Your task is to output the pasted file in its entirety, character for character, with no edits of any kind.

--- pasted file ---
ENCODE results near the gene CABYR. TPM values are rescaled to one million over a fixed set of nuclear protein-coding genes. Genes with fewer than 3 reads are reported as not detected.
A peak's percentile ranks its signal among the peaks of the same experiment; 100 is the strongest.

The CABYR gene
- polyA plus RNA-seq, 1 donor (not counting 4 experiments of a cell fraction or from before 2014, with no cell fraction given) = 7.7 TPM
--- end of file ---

ENCODE results near the gene CABYR. TPM values are rescaled to one million over a fixed set of nuclear protein-coding genes. Genes with fewer than 3 reads are reported as not detected.
A peak's percentile ranks its signal among the peaks of the same experiment; 100 is the strongest.

The CABYR gene
- polyA plus RNA-seq, 1 donor (not counting 4 experiments of a cell fraction or from before 2014, with no cell fraction given) = 7.7 TPM